Most of my generational cohort should remember the first few times they actually saw or laid hands on a personal computer. Im pretty sure I do; my childhood friend Bradley Konia was the guy who always had the most interesting gadgets, and he claimed both a Sinclair ZX80 and an Atari 800 in his collection. We stayed up way too late typing BASIC commands on the Sinclairs membrane keyboard, or watching Hollywood Medieval simulate tunnels and hallways on the Atari while listening to Tubular Bells. (It seemed like a good idea at the time, I cant explain it any other way.) A classmate owned an Apple II, and we did indeed play Oregon Trail on it for hours on end. My elementary school was fortunate to have a legitimate computer lab in the late 1970s, and I was fascinated with the OSI unit (considered the "power option" at the time) and the three or four Commodore PETs across the room. My friends and I would take turns laboriously hunt-and-peck typing in programs from magazines, including the ever-popular Hunt The Wumpus game, and then saving those programs onto cassette tape. Forward-thinking teachers, including David Bloomfield and Marilyn Nelkin, helped us glimpse a future where these exotic, clunky machines would become so ubiquitous as to verge on invisibility. My first computer? My folks brought home a Commodore VIC-20 from a school auction one night, and I could not have been more excited if theyd bought a pony. Some of the excitement may have been from the Colecovision that also made its way home with them, but the VIC-20 was my new little friend. I agitated for the graphics expansion pack (8K of RAM! 256 colors!) and game cartridges like Mars Lander. Although the VIC was barely functional by modern standards, I loved it dearly. I even used it to enter a graphics program competition in 8th grade, only to have my entry completely outclassed by a magnetic field simulation program written by a clever 7th grader who went on to some notoriety as a font designer. Even before I got to junior high, I had already taken a two-month typing course at a local secretarial school -- my handwriting was so illegible that my teachers insisted I learn to type. That turned out to be a great leg up, as I found myself able to use the early word processing capabilities of my fathers office equipment; first a Lanier dedicated workstation (a daisywheel printer was a thing of beauty, but having to swap boot floppy disks to repaginate was not) and later, an IBM PCjr (quite possibly the least satisfying personal computing experience of all time). With the ability to put words into semi-professional-looking form, paired with easy access to copiers, I co-founded two zines at my high school covering RPGs ("The Hunter Hobbit") and videogaming ("Venture") with my friend and classmate Charles Ardai. Charles later went on to found the Juno internet service, but he has since returned to his editorial roots as the publisher of the Hard Case Crime series of pulp novels. Helping to create and write those simple black-and-white periodicals -- which, if memory serves, we sold for $0.50 each until our free photocopying ride hit some bumps -- was my first experience with putting my writing out where the public could see it. In early 1984, my mother was starting up a new consulting business, and she needed a computer that could handle the basics without getting in her way. Thank goodness she bought a Mac: a 128K, later upgraded to 512K. I didnt care that it was slow and tiny; it was perfect. Eventually she got an SE (dual floppy drives), which allowed the 512K and the ImageWriter to become the primary machine for my brother and I to do schoolwork, MacPaint art and eventually full-page comics with Mike Saenzs astonishing ComicWorks. Between 1985 and 1987 we swapped the 512K for a Mac Plus, which is the machine I took with me to Carnegie Mellon in August of 1987. Adding a 40 MB SCSI drive from Jasmine (yes, thats megabytes, not gigabytes) to the Mac Plus gave me plenty of expansion room during my first few semesters of college. Keeping the computer hand-me-down rotation going, my younger brother got the Plus in early 1989; I used my student discount to upgrade to the shiny new SE/30. Lets just put this down for the record: pound for pound, the best Mac ever made. In college -- while the Mach project that would later spark NeXTs OS was underway -- I split my computing time between the Sun workstations that comprised CMUs Andrew network and the Macs that filled the offices of The Tartan, the campus newspaper. I clearly remember us getting our first Mac II at the office, and later the IIfx (soooo fast). At The Tartan, we ran Aldus PageMaker and carried floppies full of PostScript files down to the Linotronic across campus. We waxed halftoned photos and pasted them down onto the page boards. We drank lots of coffee and talked way too loud. We had a lot of fun. I worked at the paper for my entire undergraduate tenure, serving as the entertainment section editor and managing editor, alongside great colleagues like Howdy Pierce, Judy Haraburda, Drue Miller, Karl Barnhart, Dustin Frazier, Grant Carmichael, Stephen Glicker, Bruce Kasrel, Nathan Fullerton and Javier Grillo-Marxuach. Most importantly, there was the proofreader and copy chief I started hanging out with back in 1989 -- were coming up on our 14th wedding anniversary. While I was learning on my feet on the student side of the desktop publishing revolution, the big leagues were beginning to recognize the changes coming to the editorial and publishing business. I got a summer internship at Time Inc., pulling film and making MatchPrint proofs in the middle of the night at the companys central imaging facility, but found myself helping explain and support these odd new computers that were sneaking in around the edges. I came back to the company after my sophomore year, and began working with the editorial technology management team across the magazine group, which continued into a full-time role after graduation. I took a job with Times P.ink team (partnering with the German development house, including Andreas Poliza and Greg Rewis, that would later go on to produce Adobes GoLive web editor), working on an edit solution for the Mac to supplant Kodaks legacy ATEX system. I was privileged to learn from smart, capable folk like Eileen Bradley, Gerard Lelievre, Chris Green, Anne Jackley, Tom Vincent, Harry Wilson and Ken Baierlein, but most of all from my mentor Dennis Chesnel and my colleague Jerry Sarnat. Dennis was a great boss, a wise teacher and a good friend; Jerry was a vivid demonstration of how someone could succeed in remarkably different areas (he had been a Broadway dancer and choreographer before he took up typography and systems integration). Both of them are gone now, and deeply missed. After working on the P.Ink project -- we got a little bit sideswiped by the toolkit that eventually became the Quark Publishing System -- I moved over to an editorial technology role at Entertainment Weekly. Over the next few years, I helped expand the Mac footprint at the magazine, running QuickMail and Novell servers while deploying a truckload of Power Computing Mac clones, and also contributing to the review sections and special issues. For our Star Trek tribute edition, I had to track down a translator to tackle reverting Hamlets soliloquy back to the original Klingon. For a brief period, I took on a split-personality set of jobs (if you look closely at the EW mastheads from the summer of 1996, youll see me listed twice) running both the edit tech and new media operations for the magazine. My team launched EW onto the web as part of Time Inc.s Pathfinder supersite, and as one of the first few magazines to debut on the traditional AOL service. Little did I know that my early exposure to AOL would come around again years later when I arrived at AOL-owned TUAW -- or that Id leave Time Inc. only weeks before the star-crossed AOL/Time Warner merger was finalized. Back then, had we known the term "content management system," we might have thought that was a clever nickname for the interns. All our HTML was artisanal, crafted by hand in SimpleText, and uploaded one story at a time. Post-EW I moved over to LIFE magazine, where the photos told the story, and ran edit tech there as well as covering a similar suite of online responsibilities. It was an honor to work with some of the legends of American photojournalism, learn from fantastic colleagues (Dan Okrent, Bobbie Baker Burrows and more) and to be present for what turned out to be the twilight of a great brand. The monthly LIFE was folded in the spring of 2000, which I found out via a call from managing editor Isolde Motley -- while I was on my honeymoon. In New Zealand. Given my sudden underemployment, I did what everyone should: I began freelancing. My brother, who had also spent several years in the Time Inc. editorial tech cycle, was the IT lead at a small events & training agency called MJM. I went to work for him for a bit, then I took a few months off coinciding with the birth of our first child in early 2001. When it was time to go back to looking for work, MJM called my number. I ended up spending almost 12 years in IT, operations and creative technology at the company, which was acquired by WPP in 2001. In my final role there, ending May of this year, I was helping other companies up their technology game for their events as the creative director of digital. During my time at MJM, I got to work with hundreds of fantastic, talented professionals, including one of TUAWs founding bloggers, Laurie Duncan. When the site was on the hunt for additional talent, Laurie was kind enough to recommend me to top editor Scott McNulty and our producer (now editor-in-chief) Victor Agreda, Jr. After a few months of back-and-forth, I proudly joined the site in late 2006, and here Ive been ever since. I was glad to sit virtually alongside several of our contributors whove gone on to additional Internet fame (looking at you, Chartier and Warren) and I remain delighted to work with our current team, which absolutely rocks. As of late May 2013, Ive transitioned over to a new "day job" role as a senior sales engineer at Salesforce.com. Working for a world-class technology organization is thrilling and a little bit daunting, but the good news is that I plan to continue on as a part of the TUAW family; you cant get rid of me so easily as that. I still find Apple technology just as exciting, fascinating and mysterious as I did the day that 128K Mac arrived, full of promise and potential. _PET image via Steve Maddison_ Origin Stories: Michael T. Rose originally appeared on TUAW - The Unofficial Apple Weblog on Mon, 17 Jun 2013 12:00:00 EST. Please see our terms for use of feeds. Read | Permalink | Email this | Comments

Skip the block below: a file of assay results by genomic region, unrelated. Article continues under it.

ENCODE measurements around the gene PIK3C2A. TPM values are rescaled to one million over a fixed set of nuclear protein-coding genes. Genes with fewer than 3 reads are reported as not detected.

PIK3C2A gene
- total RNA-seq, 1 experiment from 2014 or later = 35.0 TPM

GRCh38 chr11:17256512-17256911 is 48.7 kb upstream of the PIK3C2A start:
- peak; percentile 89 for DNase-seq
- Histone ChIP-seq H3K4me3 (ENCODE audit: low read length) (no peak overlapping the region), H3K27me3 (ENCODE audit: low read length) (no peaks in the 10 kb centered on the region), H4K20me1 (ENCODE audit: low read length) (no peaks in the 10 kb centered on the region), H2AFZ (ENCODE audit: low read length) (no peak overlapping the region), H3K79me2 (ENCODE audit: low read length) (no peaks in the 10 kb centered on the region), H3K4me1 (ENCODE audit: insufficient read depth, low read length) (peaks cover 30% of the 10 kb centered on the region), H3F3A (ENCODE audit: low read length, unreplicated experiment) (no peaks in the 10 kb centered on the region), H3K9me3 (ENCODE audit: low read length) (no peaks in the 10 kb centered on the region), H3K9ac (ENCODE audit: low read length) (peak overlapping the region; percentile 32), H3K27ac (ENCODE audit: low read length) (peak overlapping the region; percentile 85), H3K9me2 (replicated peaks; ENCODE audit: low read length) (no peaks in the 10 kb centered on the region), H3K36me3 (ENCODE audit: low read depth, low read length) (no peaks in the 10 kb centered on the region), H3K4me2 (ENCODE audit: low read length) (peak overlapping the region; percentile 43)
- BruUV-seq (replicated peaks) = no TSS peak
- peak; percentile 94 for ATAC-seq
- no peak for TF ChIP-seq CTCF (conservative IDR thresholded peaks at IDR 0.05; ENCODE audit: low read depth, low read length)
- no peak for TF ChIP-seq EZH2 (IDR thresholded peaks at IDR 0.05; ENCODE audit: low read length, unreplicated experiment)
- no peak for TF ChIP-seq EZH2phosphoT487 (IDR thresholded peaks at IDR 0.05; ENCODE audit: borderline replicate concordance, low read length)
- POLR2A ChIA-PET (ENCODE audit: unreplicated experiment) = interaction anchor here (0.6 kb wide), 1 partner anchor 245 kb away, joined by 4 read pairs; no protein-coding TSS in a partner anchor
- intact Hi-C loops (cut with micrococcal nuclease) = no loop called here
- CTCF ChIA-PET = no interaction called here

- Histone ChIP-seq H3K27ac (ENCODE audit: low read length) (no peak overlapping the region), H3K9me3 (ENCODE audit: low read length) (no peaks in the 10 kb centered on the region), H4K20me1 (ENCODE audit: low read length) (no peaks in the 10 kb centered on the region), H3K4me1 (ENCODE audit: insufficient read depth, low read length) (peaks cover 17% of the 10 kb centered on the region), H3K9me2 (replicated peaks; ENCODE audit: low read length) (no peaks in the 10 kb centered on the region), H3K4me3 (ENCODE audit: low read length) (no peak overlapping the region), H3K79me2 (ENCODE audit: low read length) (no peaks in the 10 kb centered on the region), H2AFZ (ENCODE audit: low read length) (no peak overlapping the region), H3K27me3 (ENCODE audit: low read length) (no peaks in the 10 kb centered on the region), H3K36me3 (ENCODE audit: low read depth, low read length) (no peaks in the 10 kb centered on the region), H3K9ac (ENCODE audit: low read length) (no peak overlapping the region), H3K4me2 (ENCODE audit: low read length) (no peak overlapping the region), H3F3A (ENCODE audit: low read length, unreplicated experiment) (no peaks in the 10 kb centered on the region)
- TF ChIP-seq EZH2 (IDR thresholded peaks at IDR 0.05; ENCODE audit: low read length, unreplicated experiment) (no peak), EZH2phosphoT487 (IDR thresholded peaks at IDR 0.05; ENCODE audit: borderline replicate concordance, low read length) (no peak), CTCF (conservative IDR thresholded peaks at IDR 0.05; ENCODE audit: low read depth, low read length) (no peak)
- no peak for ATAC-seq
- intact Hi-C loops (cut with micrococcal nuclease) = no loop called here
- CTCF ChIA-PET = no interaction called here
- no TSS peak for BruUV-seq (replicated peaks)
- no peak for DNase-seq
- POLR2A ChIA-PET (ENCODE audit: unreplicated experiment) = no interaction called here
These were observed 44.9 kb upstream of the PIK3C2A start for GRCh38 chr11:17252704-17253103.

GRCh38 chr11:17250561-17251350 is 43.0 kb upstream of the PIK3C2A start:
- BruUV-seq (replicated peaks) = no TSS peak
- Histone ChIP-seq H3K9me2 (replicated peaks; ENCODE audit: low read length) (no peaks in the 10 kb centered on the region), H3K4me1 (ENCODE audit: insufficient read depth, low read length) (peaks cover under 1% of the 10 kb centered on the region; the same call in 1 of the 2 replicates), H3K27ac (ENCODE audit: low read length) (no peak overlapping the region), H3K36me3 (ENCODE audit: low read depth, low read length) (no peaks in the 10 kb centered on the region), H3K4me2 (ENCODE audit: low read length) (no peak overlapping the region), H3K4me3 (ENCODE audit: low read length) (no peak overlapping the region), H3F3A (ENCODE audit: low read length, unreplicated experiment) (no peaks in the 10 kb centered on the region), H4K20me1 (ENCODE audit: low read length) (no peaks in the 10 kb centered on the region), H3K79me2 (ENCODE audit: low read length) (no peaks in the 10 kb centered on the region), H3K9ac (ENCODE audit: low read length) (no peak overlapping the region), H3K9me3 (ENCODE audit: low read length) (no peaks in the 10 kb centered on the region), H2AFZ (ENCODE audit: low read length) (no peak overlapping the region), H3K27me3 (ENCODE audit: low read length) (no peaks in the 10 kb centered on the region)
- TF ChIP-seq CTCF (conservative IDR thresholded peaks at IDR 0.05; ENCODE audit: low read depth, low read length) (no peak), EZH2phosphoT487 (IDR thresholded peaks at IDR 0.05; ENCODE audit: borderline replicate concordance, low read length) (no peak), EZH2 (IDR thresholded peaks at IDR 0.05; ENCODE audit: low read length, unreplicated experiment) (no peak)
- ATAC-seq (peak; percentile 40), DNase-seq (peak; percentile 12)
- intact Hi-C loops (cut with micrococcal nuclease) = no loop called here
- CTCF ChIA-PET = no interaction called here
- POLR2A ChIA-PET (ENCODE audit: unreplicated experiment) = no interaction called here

Speaking at All Things D in 2010, Steve Jobs famously predicted that "PCs are going to be like trucks": specialised devices that only appeal to people with particular demands of their computing experience while ordinary people would come to prefer smartphones and tablets for all their computing activities. Last month, Enders Analysis consultant Benedict Evans gave a presentation at BookExpo America entitled "Mobile Is Eating The World." In it, he laid out a thorough series of metrics that suggest, when taken as a whole, that the scale of the post-PC opportunity is somewhere between ginormous and staggering -- and that Jobss vision is coming inexorably to pass. Now, I dont want to spoil the whole thing. I urge you to read the slide deck for yourself. But I am going to cherry pick a few of the figures I found most interesting to whet your appetite, and add in some of my own ideas as to what this all could mean for the future. Before that, though, an aside about analysts. Theres a strong meme circulating amongst Apple blogs that analysts are idiots and their writing to be universally shunned. Like most strong memes, this one presents a simple narrative; like most simple narratives, this one is wrong. Reality is far more nuanced than that. There are good analysts and bad analysts, as with people in all walks of life. Certainly, I cannot understand why Gene Munster is obsessed with the Apple TV, an idea that makes no sense to me. Evans is one of the good guys though. THE SCALE OF THE POST-PC OPPORTUNITY Evans starts out by talking about just how big the post-PC device market could be in the future. Total global PC sales in 2012 were 350 million; there are 1.6 billion PCs in use, most of them shared between multiple users, and they are replaced every 4-5 years. For mobile devices (including smartphones, feature phones, and tablets), 2012 saw 1.7 billion sales -- almost five times as many as there were PCs -- to a total of 3.2 billion users, almost always used only by one person, and typically upgraded every two years. In other words, mobile is a whole different ballgame to computers, and it always has been. Dwell on those figures for a moment -- 3.2 billion means almost half the planet has a mobile device today (almost all of them low-end feature phones, of course). Still, mobile sales have outnumbered PC sales for decades; thats old news. Whats changed about mobile is the rise of the smartphone and (to a slightly lesser extent, because it started later) the tablet. Since 2007, although feature phone sales have been declining slightly, smartphone and tablet sales have grown very quickly. Today, smartphones make up about one in every three phones sold, and that ratio is continuing to move in smartphones favour. Furthermore, unlike PC sales -- broadly stagnant for several years now -- there is no sign of growth in phone sales slackening off. Theres still half the planet to go, after all. So where does this lead? Evans predicts that in the next five years, well see no change in the size of the PC market -- but explosive growth in the smartphone and tablet space, three to four times bigger than where they stand today. Thatll put tablet sales well above combined sales of desktop and laptop PCs, and smartphone sales far above that again. So it seems Jobs was right. The scale of opportunity in mobile technology is huge. But how well positioned is Apple to benefit from this? And what of its competitors? IS MICROSOFT WITHERING ON THE VINE? In a slide entitled "the irrelevance of Microsoft", Evans paints a stark portrait. As little ago as 2009, almost all online access was done via PCs and as almost all PCs run Windows that meant Microsofts share of the "connected device" market was pretty large: 80% or so. But as more and more smartphones and tablets have been sold, which almost entirely run non-Microsoft OSs, so that share has steadily declined ever since. Its now down to 25% or so. Certainly, in terms of things like determining web standards, Microsoft is a much diminished influence. Does that bode ill for the company, however? Dont forget that although Microsofts _share_ of the connected device market has declined, thats mostly because the overall market itself has grown. PC sales, as I remarked above, have been largely static through this era, and therefore so has Microsofts revenue from Windows licences. It had a revenue of $18.8 billion in the first quarter of 2013, and $6.06 billion in profit. Not too bad, right? This is because most of the mobile growth has been in smart phones, and very few people are buying a smart phone to use as a PC, so (so far) the affect of the growth in mobile tech havent been felt in Microsofts markets. However, in the last two years, tablets have also been growing explosively (although far behind smartphones) and this is a product category that _can_ replace a PC. So PC sales have, finally, switched from stagnating to declining, and theres the real threat to Microsofts bottom line. Theres also another element to this story, which is Microsofts other cash cow: Office. Office sales largely work through a sort of institutional inertia: the main value is that everyone uses it, so everyone shares files around in its formats, and no third party app has ever managed to do a flawless job of opening and working with those formats without munging the layout, breaking the fonts, or some other irritation. But today were in a world where less than a quarter of people are using Microsoft devices online, and so less than a quarter of people online can choose to work on Office. Most of those of those people are on phones, of course, where it doesnt matter much -- only the brave and foolhardy are doing complex word processing on a smartphone. But many of them are also on tablets, and that could be a problem for Microsoft as tablets eat into laptop and desktop PC sales. Now, this is a line of reasoning that leads you to the conclusion that Microsoft should port Office to the iPad. I used to have a hunch wed have seen this happen by now, but so far, its chosen not to do so, and instead use the existence of Office as an extra selling point for its Windows RT and Windows 8 tablets. In other words, Microsoft is prioritising protecting Windows PC and tablet revenue over protecting Office revenue. It remains to be proven if that was a smart call or not; perhaps the release of Office 365 for iPhone means Microsofts resolve is weakening, although Id argue thats not quite the same thing. Few people would choose to use a smartphone rather than a PC for document editing, so the two products dont really compete; whereas people might well perfer to use a tablet to a PC, so the competition has more direct consequences. THE "FOUR HORSEMEN" Evanss lists "four horsemen" of the post-PC world: Apple, Google, Samsung, and Amazon. (He sees RIM and Microsoft as rapidly becoming irrelevant and never gaining relevance, respectively.) How does Evans see competition between these companies today, and how does he see it playing out in the future? Consider the business of selling devices. In this, Apple and Samsung rule supreme: not in terms of units (Apple and Samsung combined sell less than 30% of all handsets), but in terms of profit (Apple and Samsung hold more than 95% of the profit in the entire handset industry, with the lions share of that going to Apple). Note that its a mistake to believe that this somehow means Android is a failure because Google doesnt make any money on it. Remember that from the very outset Android was supplied by Google to the handset OEMs (HTC, Motorola, Samsung, etc) for free. If ones plan is to make a lot of money, one doesnt generally start by giving things away. Android was never supposed to generate any direct revenue for Google. Google makes money by serving up ads, and to do so effectively it needs people using its various products -- search, email, maps, _cough_Reader_cough_. Android was designed to ensure that no-one like Apple could establish a stranglehold on the future mobile market and freeze Google out. Or, as Erick Schonfeld wrote for our sister site TechCrunch, "search is Googles castle, everything else is a [defensive] moat [around it]". Evans also believes there will be significant growth in low-end Android tablets, with 7" screen sizes and prices below (often _far_ below) the $330 price point for a poverty spec iPad mini. There could be as many as 125m cheap Android tablets sold in China alone in 2013, he claims -- compared to 120m tablets sold in the entire world in 2012 (of which 66m were iPads). However, as many others have pointed out, Evans underscores that Apple products seem to lead the market in usage, far out of proportion to sales; depending on the exact metric you believe, anything up to 80% of all tablet web traffic comes from the iPad. Ive yet to find an explanation that entirely addresses this. Its easy to list factors -- some Android tablets are shipped but never sold to end users; some of them are awful, and after a few weeks end up gathering dust; some of them are used regularly, but for much smaller amounts of time per day than iPads; some of them are mostly used for purposes other than web surfing (e.g. in-car satnav and entertainment centers); some of the metrics are biased towards English-language sites, whereas Android is huge in China. But to my mind, none of that convincingly adds up to the size of the difference in the stats. Perhaps Im wrong, though, and thats all it is; or perhaps theres some other factor Ive overlooked. Please let me know your thoughts in the comments. THE ECOSYSTEM IS KEY Selling devices isnt the whole of it, though. For Google, Android devices itself are only a means to an end -- a way to make Google services more accessible and attractive to end users. Its about building and supporting an ecosystem. Evans finishes on differentiating between ecosystem types and sizes between the key software platform players: Apple with iOS, Google with Android, but also Facebook and Amazon with its as-predicted-by-me (why yes, I am still smug about this; thanks for asking) Android fork. He (rightly) points out that Apple is qualitatively different from the other companies discussed here. For Google, Facebook and Amazon the platforms are designed to facilitate and increase customer engagement with their services -- ultimately, to either serve them adverts or enable them to buy things. Apple, however, remains primarily a hardware company that uses a strong software ecosystem as a hardware differentiator rather than a end in its own right. If youre inclined to disagree with that, remember that iOS updates are free and OS X updates are cheap -- but iPhones and Macs are neither. Apples main profit driver and main focus remains hardware sales. THE BOTTOM LINE Three years ago, Jobs predicted that mobile devices would come to compete with and ultimately domainate over PC sales, coining the phrase "post-PC" to cover mobile devices that overlap with PCs -- so, smartphones and tablets, as opposed to feature phones. He tied a significant chunk of Apples future to this vision, by concentrating much of its effort onto iOS and the hardware that runs it. Theres plenty of evidence that Jobs was right, and as these trends continue, so companies that are involved in this space -- Apple and Samsung being the most obvious -- will continue to thrive. If you like his data, I humbly urge you to follow Benedict Evans on Twitter and subscribe to his weekly newsletter, where he routinely shares his insight and data like this. I would also like to extend my personal thanks to Mr Evans for allowing me to reprint some of this slides in this writeup. Gauging the scale of the post-PC opportunity: "Mobile Is Eating The World" originally appeared on TUAW - The Unofficial Apple Weblog on Mon, 17 Jun 2013 08:00:00 EST. Please see our terms for use of feeds. Read | Permalink | Email this | Comments